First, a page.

A remote-monitoring service for people living with heart and lung conditions has reduced A&E admissions in Norfolk by 89%.
Norfolk Community Health and Care Trust equipped patients with devices that allowed them to monitor their vital signs, including blood pressure, temperature, weight, pulse rate and oxygen saturation in their own homes.
The data is then transmitted to the hospital care team via an online submission form or telephone service and attached to the patient’s record which allows doctors to determine when action is needed to be taken before a patient deteriorates.
The scheme has also reduced the number of days patients spent in a hospital bed by 88%, while GP and out-of-hours appointments has dropped 65%.
It was initially rolled out to six patients who recently experienced heart failure of chronic obstructive pulmonary disease in the Norwich district in July 2016, before the scheme was rolled out more.
By using the Trust’s own monitoring system it has been able to keep costs down to about £10 per patient each month.
A full cost analysis is yet to be done but a spokeswoman said they “believe this generates an operational saving as it reduces the number of face to face visits, travel time and fuel costs”.
The case report proves an example of how technology can improve healthcare and save clinicians time, following the publication of the NHS’s Long-Term plan.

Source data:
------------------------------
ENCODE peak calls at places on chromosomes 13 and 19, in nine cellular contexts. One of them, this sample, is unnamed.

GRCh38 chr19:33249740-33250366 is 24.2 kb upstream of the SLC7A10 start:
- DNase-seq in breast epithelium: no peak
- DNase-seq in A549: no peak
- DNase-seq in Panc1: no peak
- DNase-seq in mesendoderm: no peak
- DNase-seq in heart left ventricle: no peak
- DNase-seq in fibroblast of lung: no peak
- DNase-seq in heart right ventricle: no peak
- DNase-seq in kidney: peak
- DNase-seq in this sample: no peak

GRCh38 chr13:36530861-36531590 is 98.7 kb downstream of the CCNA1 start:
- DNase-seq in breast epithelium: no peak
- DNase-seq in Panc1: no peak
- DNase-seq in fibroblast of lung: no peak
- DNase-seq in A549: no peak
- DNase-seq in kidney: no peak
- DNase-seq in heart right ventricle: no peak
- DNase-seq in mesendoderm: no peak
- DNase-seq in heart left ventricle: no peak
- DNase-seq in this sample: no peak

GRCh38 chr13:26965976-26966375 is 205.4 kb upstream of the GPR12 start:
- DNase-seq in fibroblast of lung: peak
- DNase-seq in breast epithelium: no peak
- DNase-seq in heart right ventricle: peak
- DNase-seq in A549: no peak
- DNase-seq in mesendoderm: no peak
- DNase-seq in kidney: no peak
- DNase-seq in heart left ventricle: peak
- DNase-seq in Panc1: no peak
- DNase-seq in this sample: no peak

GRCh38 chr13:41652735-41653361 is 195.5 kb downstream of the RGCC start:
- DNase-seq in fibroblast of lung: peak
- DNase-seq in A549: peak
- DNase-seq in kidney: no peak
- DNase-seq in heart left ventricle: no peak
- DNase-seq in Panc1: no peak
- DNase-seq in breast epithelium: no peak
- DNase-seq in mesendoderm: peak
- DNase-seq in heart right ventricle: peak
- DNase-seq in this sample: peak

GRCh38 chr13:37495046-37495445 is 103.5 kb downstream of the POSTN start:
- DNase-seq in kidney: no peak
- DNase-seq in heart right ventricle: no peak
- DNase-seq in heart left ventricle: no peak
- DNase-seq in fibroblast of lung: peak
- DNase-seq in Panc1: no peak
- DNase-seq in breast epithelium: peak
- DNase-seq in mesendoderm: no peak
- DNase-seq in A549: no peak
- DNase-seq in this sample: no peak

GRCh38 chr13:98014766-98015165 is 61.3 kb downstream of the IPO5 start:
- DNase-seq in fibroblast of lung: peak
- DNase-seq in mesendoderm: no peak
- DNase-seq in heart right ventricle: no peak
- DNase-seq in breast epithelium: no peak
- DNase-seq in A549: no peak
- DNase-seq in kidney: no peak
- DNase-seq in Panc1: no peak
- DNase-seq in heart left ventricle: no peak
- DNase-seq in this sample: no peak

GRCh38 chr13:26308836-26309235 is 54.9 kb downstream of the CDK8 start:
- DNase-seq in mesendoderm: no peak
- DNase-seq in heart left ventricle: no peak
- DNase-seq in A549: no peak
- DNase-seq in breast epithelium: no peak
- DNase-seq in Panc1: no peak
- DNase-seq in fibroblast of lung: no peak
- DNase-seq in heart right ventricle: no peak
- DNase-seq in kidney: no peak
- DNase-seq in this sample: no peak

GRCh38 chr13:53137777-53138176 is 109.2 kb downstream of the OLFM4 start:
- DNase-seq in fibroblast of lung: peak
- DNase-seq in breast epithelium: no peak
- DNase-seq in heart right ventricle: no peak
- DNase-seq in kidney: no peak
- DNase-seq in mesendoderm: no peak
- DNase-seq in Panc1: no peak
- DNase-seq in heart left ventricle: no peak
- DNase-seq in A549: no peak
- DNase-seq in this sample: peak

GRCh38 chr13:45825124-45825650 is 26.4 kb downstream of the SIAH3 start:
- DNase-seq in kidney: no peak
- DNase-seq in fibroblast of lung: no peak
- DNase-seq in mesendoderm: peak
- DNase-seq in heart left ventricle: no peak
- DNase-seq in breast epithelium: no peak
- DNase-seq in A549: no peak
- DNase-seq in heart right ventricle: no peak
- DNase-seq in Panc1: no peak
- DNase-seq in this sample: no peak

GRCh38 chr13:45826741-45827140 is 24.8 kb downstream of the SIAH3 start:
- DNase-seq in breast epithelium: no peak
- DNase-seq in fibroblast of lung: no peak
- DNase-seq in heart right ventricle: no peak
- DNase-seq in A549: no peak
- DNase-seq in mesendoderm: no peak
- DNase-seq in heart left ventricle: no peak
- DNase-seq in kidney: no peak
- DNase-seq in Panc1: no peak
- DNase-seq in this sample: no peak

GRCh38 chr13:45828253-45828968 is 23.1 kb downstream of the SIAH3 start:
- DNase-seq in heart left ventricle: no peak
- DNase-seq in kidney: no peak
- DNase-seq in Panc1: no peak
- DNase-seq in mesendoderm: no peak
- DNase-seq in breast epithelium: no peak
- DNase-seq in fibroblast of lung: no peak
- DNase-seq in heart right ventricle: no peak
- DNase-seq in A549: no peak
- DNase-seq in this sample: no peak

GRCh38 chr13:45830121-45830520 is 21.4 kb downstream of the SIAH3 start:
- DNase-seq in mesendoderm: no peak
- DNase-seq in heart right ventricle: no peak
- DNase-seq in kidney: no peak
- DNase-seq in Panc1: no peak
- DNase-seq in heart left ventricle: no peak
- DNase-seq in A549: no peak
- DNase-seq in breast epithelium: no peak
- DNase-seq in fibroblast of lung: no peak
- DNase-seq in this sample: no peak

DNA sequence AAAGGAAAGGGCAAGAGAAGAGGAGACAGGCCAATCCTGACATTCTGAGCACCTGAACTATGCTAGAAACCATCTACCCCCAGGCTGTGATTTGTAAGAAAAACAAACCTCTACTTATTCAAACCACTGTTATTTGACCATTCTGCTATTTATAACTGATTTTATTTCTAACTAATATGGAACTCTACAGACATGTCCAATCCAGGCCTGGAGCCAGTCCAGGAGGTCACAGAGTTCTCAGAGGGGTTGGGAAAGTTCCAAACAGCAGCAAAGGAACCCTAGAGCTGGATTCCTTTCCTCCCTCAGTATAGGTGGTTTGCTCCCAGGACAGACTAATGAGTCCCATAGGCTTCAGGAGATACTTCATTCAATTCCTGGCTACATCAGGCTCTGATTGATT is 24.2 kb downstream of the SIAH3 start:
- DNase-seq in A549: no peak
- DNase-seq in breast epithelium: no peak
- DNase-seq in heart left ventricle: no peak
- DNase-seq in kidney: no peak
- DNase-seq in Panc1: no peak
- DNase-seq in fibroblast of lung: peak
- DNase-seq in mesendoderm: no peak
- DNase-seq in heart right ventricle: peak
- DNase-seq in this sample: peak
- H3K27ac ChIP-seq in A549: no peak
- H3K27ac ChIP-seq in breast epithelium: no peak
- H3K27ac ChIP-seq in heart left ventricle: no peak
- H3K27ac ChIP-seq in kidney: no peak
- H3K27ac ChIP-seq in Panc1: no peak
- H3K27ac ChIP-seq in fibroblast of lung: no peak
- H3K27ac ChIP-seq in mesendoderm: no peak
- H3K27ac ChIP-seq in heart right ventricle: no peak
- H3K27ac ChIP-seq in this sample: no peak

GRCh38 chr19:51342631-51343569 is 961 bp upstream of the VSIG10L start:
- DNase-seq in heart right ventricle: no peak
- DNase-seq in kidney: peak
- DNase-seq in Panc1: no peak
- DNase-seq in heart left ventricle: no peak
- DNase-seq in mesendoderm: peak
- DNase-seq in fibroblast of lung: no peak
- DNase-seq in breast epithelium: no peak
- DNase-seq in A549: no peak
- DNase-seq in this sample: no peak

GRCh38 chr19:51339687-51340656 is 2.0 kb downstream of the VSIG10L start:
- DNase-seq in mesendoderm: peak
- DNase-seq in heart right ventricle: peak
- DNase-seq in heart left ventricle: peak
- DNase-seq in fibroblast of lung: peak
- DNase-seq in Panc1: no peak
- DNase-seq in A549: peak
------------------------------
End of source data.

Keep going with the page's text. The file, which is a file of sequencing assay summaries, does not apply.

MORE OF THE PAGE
The plan states that, in 10 years’ time, the “NHS [in England] will offer a ‘digital first’ option for most, allowing for longer and richer face-to-face consultations with clinicians where patients want or need it”.
Rhona MacPherson, lead heart failure nurse for Norwich Heart Failure Service, said: “We are really pleased with the success of this initiative and how it is helping high-dependency patients to enjoy a greater quality of life.”
Currently most clinical observations require a patient to travel to the hospital for a check-up.
The self-monitoring technology was provided by the Harrogate based company, Inhealthcare.
24 January 2019 @ 16:31
There are many Telehealth solution like this. While some require a mobile phone / app + Bluetooth medical devices it’s not the technology that’s the issue. Perhaps as more homes become “connected homes” the device that collects data within the home could also collect medical data and send that back to the NHS. The generations that use mobiles as an extension of their lives (facebook etc) will be quite happy to submit data in the same way they tell/show everyone what a great dinner they had.
24 January 2019 @ 16:15
It would greatly benefit from including ecg.
22 January 2019 @ 06:17
Sounds great but let down by aspects of NHS tech.
Online submission form? Obviously you need a telephone service for emergency and for non tech situations but using a form highlights an area of tech weakness across the NHS. These devices should sending data directly to a system – no forms, pdfs or emails, it should all be automatic. Using similar tech these PHR devices are already using Andy without degrading the data to get it to a clinician because the interop tech in the NHS is lacking.
25 January 2019 @ 18:49
Ah but there is evidence that the action of recording your own results into a form and submitting them makes the patient feel involved in their care. They like it and follow the results more, removing this may have unintended consequences.